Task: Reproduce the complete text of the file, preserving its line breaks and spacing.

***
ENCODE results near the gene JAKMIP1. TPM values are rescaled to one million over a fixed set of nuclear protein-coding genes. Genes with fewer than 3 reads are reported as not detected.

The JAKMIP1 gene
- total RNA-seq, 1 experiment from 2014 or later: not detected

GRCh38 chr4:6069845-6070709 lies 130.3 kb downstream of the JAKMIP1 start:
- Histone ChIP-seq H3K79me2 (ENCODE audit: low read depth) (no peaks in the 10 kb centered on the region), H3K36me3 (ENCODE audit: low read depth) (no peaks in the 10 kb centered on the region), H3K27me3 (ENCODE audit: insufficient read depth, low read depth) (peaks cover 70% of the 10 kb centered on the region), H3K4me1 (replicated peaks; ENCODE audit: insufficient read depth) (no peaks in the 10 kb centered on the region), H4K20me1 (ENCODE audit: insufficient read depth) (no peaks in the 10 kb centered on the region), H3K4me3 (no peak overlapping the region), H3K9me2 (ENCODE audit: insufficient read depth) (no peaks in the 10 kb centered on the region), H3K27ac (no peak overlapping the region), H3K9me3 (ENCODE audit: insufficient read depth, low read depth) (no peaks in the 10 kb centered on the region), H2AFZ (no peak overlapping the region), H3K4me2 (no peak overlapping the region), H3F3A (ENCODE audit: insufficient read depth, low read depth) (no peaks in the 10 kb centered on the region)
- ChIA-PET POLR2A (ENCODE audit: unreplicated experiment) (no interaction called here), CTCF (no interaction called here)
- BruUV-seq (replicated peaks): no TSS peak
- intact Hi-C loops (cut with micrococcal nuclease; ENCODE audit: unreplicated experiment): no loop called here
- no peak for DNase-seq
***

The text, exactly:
ENCODE results near the gene JAKMIP1. TPM values are rescaled to one million over a fixed set of nuclear protein-coding genes. Genes with fewer than 3 reads are reported as not detected.

The JAKMIP1 gene
- total RNA-seq, 1 experiment from 2014 or later: not detected

GRCh38 chr4:6069845-6070709 lies 130.3 kb downstream of the JAKMIP1 start:
- Histone ChIP-seq H3K79me2 (ENCODE audit: low read depth) (no peaks in the 10 kb centered on the region), H3K36me3 (ENCODE audit: low read depth) (no peaks in the 10 kb centered on the region), H3K27me3 (ENCODE audit: insufficient read depth, low read depth) (peaks cover 70% of the 10 kb centered on the region), H3K4me1 (replicated peaks; ENCODE audit: insufficient read depth) (no peaks in the 10 kb centered on the region), H4K20me1 (ENCODE audit: insufficient read depth) (no peaks in the 10 kb centered on the region), H3K4me3 (no peak overlapping the region), H3K9me2 (ENCODE audit: insufficient read depth) (no peaks in the 10 kb centered on the region), H3K27ac (no peak overlapping the region), H3K9me3 (ENCODE audit: insufficient read depth, low read depth) (no peaks in the 10 kb centered on the region), H2AFZ (no peak overlapping the region), H3K4me2 (no peak overlapping the region), H3F3A (ENCODE audit: insufficient read depth, low read depth) (no peaks in the 10 kb centered on the region)
- ChIA-PET POLR2A (ENCODE audit: unreplicated experiment) (no interaction called here), CTCF (no interaction called here)
- BruUV-seq (replicated peaks): no TSS peak
- intact Hi-C loops (cut with micrococcal nuclease; ENCODE audit: unreplicated experiment): no loop called here
- no peak for DNase-seq